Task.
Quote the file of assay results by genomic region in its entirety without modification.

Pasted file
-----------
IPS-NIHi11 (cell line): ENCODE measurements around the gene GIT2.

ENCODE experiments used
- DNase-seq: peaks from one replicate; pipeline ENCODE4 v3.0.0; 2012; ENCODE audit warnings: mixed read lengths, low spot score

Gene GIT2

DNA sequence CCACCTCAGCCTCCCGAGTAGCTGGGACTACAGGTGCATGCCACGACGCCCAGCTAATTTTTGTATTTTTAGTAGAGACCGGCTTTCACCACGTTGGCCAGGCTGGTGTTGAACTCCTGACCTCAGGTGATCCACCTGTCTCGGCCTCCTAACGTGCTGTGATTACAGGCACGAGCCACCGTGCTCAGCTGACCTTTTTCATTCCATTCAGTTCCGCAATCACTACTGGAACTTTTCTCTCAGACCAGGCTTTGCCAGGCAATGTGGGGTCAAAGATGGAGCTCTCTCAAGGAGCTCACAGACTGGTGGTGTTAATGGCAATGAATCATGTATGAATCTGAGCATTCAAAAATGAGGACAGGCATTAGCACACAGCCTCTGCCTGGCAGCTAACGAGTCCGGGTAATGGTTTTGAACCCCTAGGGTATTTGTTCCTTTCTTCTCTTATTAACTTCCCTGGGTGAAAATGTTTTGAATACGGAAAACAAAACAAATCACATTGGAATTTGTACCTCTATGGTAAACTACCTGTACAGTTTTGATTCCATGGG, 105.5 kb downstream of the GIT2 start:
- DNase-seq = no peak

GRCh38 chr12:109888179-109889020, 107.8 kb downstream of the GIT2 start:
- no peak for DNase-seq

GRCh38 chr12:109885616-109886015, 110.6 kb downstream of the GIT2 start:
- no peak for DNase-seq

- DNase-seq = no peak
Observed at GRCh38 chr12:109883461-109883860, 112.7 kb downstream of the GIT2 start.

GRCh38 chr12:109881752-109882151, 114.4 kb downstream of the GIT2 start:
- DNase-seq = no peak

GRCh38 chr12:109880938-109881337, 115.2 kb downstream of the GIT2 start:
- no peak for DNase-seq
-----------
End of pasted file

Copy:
IPS-NIHi11 (cell line): ENCODE measurements around the gene GIT2.

ENCODE experiments used
- DNase-seq: peaks from one replicate; pipeline ENCODE4 v3.0.0; 2012; ENCODE audit warnings: mixed read lengths, low spot score

Gene GIT2

DNA sequence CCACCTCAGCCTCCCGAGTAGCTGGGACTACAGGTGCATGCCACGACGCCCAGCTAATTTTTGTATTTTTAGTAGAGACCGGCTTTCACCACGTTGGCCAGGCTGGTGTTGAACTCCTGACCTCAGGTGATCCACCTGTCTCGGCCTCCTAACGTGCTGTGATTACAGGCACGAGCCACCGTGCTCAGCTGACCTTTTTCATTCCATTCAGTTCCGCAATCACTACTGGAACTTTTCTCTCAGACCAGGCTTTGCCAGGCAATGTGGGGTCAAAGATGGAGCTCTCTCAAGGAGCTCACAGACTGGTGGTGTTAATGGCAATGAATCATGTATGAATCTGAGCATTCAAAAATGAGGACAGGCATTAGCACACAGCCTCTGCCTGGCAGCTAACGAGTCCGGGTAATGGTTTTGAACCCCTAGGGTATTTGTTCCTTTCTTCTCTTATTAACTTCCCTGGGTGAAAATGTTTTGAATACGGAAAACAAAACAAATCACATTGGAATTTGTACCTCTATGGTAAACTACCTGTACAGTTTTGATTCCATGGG, 105.5 kb downstream of the GIT2 start:
- DNase-seq = no peak

GRCh38 chr12:109888179-109889020, 107.8 kb downstream of the GIT2 start:
- no peak for DNase-seq

GRCh38 chr12:109885616-109886015, 110.6 kb downstream of the GIT2 start:
- no peak for DNase-seq

- DNase-seq = no peak
Observed at GRCh38 chr12:109883461-109883860, 112.7 kb downstream of the GIT2 start.

GRCh38 chr12:109881752-109882151, 114.4 kb downstream of the GIT2 start:
- DNase-seq = no peak

GRCh38 chr12:109880938-109881337, 115.2 kb downstream of the GIT2 start:
- no peak for DNase-seq